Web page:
In the city’s historic districts, bricks are sacred. Even crappy, crumbling bricks that were never meant to see the light of day.
But just this once, it’s all right that artists covered these historic bricks with murals, the city’s Commission for Architectural Review decided Tuesday.
The bright murals along Broad Street, in the new downtown arts district, were painted in early summer by teams of artists and volunteers. The beautification project was supported by Altria, Venture Richmond, HandsOn Greater Richmond, Johnson Inc. and well-known muralist Ed Trask.
After the murals were completed, city zoning enforcers realized three had broken the rules. They were on a short section of Broad that’s an official Old and Historic District, where any visible changes to building exteriors must first be approved by the commission.
The abstract painting of dancers at 508 W. Broad St. was actually done on a wooden panel, then attached to the brick, staff noted. The commission quickly gave it the OK.
Trask’s piece, a Waller family portrait on the side of the Waller & Co. Jewelers building at 16 E. Broad St., inspired some hand-wringing. The mural was painted on inferior brick that was only exposed when the building next door burned down, city staff pointed out. Nevertheless, one commission member said, the city’s guidelines dictate that “painting previously unpainted masonry is historically inaccurate and is not permitted.”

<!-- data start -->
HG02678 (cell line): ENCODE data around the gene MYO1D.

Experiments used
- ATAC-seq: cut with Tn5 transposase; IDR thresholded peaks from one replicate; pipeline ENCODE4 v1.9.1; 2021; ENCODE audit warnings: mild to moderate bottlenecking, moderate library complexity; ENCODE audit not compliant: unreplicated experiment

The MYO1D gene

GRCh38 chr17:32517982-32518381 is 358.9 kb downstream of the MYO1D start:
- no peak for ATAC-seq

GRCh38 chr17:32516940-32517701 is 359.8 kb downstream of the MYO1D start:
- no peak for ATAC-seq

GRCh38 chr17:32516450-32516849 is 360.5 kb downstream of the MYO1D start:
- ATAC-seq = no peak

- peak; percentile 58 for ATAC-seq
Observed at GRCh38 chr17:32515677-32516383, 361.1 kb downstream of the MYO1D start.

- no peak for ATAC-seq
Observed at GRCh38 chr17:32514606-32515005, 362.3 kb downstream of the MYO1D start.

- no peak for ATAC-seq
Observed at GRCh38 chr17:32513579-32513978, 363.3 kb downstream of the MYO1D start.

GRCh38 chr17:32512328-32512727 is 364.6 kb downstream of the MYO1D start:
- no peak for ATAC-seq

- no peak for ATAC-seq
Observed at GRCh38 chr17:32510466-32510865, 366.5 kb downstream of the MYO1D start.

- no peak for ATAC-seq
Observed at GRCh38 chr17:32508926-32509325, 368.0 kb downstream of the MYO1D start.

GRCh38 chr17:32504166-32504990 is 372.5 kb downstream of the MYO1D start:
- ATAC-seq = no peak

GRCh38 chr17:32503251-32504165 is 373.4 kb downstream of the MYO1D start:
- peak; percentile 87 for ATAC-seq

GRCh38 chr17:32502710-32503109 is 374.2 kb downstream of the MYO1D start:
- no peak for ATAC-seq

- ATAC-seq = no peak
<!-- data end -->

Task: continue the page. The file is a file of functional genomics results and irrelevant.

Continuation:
With two members dissenting, the commission approved the piece -- with the stipulation that future murals must be painted on removable panels.
The third mural at Brook Road and Adams Street, an elaborate homage to Richmond’s theater history by artist Hamilton Glass, is coming down. Not because it’s an affront to architecture, but because one of the buildings it’s attached to is being sold.
Most of that mural was painted on panels, which will be moved elsewhere. Before the panels are installed on another building, Venture Richmond Executive Director Jack Berry says, they’ll ask permission first.